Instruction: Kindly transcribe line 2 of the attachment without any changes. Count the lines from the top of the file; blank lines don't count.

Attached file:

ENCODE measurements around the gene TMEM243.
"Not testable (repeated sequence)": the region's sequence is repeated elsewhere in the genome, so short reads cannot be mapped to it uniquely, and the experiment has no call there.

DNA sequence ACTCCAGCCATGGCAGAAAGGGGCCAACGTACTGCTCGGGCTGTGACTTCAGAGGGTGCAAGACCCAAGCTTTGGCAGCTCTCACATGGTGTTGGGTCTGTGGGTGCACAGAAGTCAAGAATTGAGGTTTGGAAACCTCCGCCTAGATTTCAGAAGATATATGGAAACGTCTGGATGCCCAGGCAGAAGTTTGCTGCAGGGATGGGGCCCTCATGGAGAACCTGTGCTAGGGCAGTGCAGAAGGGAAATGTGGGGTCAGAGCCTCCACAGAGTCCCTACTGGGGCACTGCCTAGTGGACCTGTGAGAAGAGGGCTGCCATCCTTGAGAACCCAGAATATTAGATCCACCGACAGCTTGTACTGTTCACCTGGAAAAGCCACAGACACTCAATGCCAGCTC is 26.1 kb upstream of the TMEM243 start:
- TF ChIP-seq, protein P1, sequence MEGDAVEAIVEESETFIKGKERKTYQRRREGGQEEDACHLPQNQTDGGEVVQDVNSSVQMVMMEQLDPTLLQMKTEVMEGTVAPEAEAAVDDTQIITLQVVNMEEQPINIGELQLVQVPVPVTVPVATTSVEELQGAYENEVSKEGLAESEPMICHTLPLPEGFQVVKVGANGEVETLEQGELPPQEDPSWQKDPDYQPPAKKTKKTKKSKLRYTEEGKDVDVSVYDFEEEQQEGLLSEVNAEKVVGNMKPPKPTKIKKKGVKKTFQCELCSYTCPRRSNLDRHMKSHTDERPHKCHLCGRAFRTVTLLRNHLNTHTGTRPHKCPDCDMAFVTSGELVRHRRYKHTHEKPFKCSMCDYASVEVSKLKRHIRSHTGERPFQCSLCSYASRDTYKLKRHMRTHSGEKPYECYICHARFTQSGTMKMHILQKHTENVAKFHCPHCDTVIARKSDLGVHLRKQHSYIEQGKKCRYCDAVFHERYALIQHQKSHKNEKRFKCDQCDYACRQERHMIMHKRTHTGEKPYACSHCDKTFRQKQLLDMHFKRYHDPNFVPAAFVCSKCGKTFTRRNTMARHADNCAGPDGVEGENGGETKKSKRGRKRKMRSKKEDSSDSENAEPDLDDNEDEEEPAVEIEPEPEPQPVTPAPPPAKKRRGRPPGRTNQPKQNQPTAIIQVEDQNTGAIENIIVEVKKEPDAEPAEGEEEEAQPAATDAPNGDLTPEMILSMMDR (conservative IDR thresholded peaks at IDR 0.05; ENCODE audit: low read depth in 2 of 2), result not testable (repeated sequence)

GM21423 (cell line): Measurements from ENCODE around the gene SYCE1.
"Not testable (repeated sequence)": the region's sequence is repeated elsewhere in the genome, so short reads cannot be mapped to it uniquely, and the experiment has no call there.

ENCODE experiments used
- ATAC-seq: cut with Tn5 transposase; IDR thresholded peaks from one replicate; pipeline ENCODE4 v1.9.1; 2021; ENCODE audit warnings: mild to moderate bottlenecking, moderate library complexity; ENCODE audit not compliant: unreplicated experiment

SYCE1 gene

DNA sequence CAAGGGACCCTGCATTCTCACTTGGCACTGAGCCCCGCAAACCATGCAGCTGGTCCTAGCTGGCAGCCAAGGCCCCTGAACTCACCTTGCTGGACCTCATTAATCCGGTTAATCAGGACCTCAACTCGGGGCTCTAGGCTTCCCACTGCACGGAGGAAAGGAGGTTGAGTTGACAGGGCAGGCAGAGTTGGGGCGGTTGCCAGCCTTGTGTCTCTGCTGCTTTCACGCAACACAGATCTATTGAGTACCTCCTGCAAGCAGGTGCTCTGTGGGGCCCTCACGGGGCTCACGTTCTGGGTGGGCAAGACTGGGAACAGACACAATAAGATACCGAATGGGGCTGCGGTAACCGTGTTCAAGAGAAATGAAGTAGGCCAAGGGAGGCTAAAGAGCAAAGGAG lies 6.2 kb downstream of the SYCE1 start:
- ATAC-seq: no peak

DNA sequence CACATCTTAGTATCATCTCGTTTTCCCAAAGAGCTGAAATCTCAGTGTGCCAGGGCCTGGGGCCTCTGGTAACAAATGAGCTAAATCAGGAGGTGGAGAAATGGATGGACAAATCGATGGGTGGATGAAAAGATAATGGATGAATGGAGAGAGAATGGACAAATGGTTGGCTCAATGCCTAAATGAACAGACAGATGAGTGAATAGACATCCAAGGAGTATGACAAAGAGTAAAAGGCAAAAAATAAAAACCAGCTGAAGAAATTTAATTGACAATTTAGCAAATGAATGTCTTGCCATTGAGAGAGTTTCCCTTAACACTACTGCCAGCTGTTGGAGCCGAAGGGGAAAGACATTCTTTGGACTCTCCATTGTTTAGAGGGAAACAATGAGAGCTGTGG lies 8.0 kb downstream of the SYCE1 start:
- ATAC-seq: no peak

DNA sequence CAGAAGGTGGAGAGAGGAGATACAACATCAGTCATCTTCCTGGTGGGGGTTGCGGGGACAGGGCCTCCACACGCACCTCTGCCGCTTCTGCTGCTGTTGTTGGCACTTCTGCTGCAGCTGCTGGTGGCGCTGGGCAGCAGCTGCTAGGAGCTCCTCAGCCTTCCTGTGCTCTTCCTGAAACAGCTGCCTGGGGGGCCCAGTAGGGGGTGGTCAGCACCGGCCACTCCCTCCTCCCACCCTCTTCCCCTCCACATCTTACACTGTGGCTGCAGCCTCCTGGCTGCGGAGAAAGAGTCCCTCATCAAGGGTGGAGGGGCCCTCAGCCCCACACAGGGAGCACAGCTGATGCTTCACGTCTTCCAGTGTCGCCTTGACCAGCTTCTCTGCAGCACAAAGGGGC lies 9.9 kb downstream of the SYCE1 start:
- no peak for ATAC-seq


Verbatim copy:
"Not testable (repeated sequence)": the region's sequence is repeated elsewhere in the genome, so short reads cannot be mapped to it uniquely, and the experiment has no call there.